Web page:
Dalton, Raymond David (2000) Labour and the municipality : Labour politics in Leeds 1900-1914. Doctoral thesis, University of Huddersfield.

This thesis examines the emergence of the Labour Party in Leeds, from
its establishment as the Leeds Labour Representation Committee in 1902
up to the outbreak of the First World War. This will include a description
and analysis of the very different political features of the Labour Party in
Leeds in the parliamentary and municipal elections in this period.

While only able to have elected one member of parliament before 1914,
the Labour Party was to obtain a presence on the City Council in 1903
and by 1914 became the second largest party.

The success of the Labour Party in municipal politics was due to the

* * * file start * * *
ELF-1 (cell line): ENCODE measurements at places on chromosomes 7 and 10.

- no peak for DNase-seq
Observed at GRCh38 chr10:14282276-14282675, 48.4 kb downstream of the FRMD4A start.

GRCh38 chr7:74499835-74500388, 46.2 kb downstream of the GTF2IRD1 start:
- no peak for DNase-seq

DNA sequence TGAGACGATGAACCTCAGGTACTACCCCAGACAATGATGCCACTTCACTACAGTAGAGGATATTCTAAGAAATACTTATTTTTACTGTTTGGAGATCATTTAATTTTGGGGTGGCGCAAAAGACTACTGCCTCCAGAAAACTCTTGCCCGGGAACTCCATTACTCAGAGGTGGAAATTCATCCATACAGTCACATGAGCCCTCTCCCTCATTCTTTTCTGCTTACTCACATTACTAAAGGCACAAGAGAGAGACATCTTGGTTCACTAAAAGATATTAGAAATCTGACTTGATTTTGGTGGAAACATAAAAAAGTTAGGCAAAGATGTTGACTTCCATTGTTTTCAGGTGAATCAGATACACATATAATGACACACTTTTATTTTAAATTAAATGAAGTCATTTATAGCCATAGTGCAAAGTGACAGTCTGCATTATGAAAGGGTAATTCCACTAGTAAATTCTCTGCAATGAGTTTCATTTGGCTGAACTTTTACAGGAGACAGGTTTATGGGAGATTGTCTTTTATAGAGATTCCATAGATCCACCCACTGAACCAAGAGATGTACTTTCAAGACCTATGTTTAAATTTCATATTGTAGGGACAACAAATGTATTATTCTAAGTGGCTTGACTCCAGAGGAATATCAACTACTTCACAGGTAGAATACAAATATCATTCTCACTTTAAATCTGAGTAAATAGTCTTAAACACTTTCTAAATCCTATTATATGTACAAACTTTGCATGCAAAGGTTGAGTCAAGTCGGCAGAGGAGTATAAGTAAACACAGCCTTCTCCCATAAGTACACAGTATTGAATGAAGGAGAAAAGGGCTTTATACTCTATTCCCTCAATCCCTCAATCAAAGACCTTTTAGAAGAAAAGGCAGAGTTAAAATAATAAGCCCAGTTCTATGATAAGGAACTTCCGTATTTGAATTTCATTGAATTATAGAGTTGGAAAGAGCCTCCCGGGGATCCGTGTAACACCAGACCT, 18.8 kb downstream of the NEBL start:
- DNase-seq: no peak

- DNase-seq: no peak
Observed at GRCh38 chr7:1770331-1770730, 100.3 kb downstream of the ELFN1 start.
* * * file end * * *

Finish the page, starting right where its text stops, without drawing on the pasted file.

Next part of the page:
willingness of most trade unions in Leeds to join with the Independent
Labour Party in giving it political and financial support. This was
achieved by the Party's advocacy of municipal government as a vehicle of
social reform. In particular, they argued in favour of using the trading
profits of municipally owned services for the financing of these reforms.

A powerful voice in the Leeds Labour Party was provided by the unions
organising municipal workers. As a result, the Labour group was to act
as their defenders on the City Council in the face of a hostile
Conservative-Liberal majority. However, the Party in Leeds was to
establish a broad base of support from the trade union and socialist
movements in the city, which enabled it to survive relatively unscathed
the defeat of a general strike of municipal workers in 1913 and 1914.

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